In 2011, Pakistan devolved most social sector responsibilities to provincial governments including matters related to labour regulation. Accordingly, from the perspective of efforts to eliminate child labour, a renewed policy and legislative reform focus shifted to the provincial governments, including investment in service delivery structures and programmes aimed at supporting the eradication of child labour. From early 2015, UNICEF Pakistan initiated policy dialogue with provincial governments of Punjab and Balochistan with a broader agreement to kick-start the reforms in the area of child labour by collecting child labour statistics covering the number (spread) and characteristics of the problem. So far, with UNICEF advocacy and technical support, the Government of Punjab, Sindh and Gilgit-Baltistan have approved a Planning Commission-Form II (project document) to conduct a child labour survey in the province, whereas, all the other provinces are in the process of approving a similar project. Given the long-term policy and program implications, a comprehensive household-based Child Labour Survey applying the internationally recognized SIMPOC (Statistical Information and Monitoring Programme on Child Labour) methodology shall be used. The model SIMPOC child labour questionnaire is based on ILO Conventions 138 and 182 and covers 5 to 17 year old children. SIMPOC surveys calculate estimates on the basis of definitions existing in the national legislation of each country, which may vary across countries and result in divergent estimates.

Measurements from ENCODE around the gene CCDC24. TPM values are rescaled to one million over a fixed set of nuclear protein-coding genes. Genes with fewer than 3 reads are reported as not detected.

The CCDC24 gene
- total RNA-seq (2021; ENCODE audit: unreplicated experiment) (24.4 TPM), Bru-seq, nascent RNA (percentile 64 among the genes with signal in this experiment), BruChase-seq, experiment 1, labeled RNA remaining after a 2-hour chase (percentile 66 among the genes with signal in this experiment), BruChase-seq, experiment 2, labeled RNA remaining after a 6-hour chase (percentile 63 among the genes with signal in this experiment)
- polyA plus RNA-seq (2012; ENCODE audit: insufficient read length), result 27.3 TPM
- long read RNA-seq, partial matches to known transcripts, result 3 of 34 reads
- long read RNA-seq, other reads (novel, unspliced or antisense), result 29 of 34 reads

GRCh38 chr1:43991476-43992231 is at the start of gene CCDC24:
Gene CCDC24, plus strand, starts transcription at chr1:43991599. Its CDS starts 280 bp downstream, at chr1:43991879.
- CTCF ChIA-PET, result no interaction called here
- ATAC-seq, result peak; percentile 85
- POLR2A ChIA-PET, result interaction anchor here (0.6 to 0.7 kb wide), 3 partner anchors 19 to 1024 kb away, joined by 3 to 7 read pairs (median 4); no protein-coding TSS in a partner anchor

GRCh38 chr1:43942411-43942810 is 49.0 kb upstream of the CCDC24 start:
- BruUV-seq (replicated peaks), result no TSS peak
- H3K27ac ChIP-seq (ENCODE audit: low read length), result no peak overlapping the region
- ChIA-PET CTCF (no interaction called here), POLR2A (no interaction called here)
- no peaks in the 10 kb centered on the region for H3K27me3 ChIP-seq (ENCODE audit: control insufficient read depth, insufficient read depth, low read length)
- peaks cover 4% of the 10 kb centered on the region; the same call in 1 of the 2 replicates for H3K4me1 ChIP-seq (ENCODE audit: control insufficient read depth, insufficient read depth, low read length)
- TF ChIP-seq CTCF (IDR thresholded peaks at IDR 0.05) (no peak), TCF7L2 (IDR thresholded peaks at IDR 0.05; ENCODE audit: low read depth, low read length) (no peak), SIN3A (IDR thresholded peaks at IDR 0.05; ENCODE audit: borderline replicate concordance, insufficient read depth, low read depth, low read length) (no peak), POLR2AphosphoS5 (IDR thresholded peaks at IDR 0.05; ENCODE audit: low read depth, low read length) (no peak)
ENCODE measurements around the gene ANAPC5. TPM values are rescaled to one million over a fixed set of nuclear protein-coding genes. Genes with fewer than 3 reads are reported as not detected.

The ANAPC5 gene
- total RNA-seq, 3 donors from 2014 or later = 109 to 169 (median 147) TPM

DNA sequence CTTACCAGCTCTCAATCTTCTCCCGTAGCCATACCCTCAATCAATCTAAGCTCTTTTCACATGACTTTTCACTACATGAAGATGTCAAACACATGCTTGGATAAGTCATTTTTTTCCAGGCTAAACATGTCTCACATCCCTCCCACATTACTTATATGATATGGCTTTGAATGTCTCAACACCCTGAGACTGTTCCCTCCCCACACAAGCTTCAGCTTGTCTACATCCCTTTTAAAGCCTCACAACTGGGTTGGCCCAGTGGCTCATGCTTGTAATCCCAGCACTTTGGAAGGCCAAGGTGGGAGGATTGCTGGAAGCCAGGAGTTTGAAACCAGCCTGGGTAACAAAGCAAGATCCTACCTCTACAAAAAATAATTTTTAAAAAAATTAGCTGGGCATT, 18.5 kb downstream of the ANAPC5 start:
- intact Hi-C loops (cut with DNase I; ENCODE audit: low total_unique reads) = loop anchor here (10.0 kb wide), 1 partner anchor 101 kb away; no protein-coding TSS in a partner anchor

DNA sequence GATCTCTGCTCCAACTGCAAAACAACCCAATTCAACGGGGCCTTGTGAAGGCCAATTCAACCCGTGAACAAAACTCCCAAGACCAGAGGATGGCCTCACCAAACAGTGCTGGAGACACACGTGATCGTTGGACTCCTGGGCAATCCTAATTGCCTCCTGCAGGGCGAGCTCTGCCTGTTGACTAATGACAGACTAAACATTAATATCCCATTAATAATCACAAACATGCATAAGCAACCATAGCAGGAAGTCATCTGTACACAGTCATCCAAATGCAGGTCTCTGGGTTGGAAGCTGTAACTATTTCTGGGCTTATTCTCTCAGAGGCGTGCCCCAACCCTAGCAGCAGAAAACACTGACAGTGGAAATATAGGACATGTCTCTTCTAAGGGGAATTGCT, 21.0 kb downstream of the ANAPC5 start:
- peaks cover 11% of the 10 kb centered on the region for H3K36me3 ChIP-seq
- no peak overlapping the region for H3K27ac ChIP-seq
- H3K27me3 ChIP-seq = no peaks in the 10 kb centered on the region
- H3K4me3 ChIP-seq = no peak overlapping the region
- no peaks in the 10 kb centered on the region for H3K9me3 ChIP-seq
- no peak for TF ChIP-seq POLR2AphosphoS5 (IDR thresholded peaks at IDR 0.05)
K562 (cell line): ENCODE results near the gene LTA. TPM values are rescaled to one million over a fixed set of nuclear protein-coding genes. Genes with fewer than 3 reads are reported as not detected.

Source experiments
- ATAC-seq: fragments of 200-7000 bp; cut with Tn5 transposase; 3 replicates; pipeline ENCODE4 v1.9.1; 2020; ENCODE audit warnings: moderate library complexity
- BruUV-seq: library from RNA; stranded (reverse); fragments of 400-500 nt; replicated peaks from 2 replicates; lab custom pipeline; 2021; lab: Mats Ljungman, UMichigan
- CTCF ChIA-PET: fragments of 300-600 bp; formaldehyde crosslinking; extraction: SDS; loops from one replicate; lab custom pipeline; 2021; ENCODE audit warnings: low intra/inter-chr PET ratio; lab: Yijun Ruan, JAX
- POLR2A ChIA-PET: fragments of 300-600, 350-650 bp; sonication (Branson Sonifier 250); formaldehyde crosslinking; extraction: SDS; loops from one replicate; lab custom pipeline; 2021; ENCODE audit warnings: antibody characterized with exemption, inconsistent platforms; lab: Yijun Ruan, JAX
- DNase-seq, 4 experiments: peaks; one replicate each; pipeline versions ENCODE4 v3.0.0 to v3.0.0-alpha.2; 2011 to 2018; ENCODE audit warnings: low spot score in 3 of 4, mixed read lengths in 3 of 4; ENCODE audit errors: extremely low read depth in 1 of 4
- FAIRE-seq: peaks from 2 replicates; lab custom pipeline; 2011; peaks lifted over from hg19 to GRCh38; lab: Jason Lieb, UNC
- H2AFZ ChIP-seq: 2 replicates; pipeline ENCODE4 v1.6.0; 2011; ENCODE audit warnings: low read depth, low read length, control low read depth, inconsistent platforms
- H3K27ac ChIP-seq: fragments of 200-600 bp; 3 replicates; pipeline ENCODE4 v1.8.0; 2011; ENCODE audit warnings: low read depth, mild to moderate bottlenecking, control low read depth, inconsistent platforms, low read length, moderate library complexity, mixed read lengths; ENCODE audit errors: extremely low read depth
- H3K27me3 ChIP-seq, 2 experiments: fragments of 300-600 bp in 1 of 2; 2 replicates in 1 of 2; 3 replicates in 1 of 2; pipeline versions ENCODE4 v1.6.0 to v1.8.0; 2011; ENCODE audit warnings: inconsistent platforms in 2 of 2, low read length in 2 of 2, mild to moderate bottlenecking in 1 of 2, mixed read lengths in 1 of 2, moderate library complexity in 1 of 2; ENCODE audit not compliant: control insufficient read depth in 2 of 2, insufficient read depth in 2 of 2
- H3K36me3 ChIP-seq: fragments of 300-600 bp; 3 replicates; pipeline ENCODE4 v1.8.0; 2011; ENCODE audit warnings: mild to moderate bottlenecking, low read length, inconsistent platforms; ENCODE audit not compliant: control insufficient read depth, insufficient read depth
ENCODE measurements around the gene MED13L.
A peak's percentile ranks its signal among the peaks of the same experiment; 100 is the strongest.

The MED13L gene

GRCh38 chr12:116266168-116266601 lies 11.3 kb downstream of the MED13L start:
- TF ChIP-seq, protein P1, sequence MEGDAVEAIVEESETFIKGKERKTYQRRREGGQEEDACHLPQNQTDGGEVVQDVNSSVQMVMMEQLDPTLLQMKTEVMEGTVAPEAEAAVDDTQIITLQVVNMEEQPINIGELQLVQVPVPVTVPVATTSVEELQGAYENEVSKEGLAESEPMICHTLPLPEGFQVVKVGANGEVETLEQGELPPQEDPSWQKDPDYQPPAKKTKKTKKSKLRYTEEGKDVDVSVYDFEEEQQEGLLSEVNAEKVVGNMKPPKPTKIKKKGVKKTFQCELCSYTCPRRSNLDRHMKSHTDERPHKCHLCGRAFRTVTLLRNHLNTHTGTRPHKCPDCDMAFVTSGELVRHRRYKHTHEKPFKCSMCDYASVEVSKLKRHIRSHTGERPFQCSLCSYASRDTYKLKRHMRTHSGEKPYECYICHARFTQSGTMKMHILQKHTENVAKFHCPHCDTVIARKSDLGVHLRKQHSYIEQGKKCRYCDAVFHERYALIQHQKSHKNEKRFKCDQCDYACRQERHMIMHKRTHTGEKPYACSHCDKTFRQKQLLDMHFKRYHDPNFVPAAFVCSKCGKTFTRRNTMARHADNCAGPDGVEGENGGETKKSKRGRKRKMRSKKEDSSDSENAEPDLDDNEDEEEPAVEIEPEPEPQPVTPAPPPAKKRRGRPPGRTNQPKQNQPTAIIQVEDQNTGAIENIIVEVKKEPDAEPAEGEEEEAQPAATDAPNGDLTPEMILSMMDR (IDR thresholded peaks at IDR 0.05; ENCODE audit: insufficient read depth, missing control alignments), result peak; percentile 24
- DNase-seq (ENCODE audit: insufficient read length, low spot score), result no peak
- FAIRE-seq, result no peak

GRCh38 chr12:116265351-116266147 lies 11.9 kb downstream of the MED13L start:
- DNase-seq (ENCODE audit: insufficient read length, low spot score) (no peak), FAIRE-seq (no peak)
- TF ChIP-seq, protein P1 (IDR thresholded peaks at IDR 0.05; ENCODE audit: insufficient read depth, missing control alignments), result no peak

Purpose of assignment:

The principal objective of investing in child labour statistics is to provide reliable, comprehensive and timely data to serve as a basis for determining priorities for national action for the elimination of child labour, in particular its worst forms. Additionally, statistical information on child labour is also expected to serve as a basis for increasing public awareness of the problem, and supporting the development of regulatory frameworks, policies, and programmes on elimination of child labour.

The main objectives of the Child Labour Surveys are as follows:

  • Measure prevalence of child labor and its variations by geographical location, household type and characteristics, school attendance status, gender, age group, occupation, industry etc.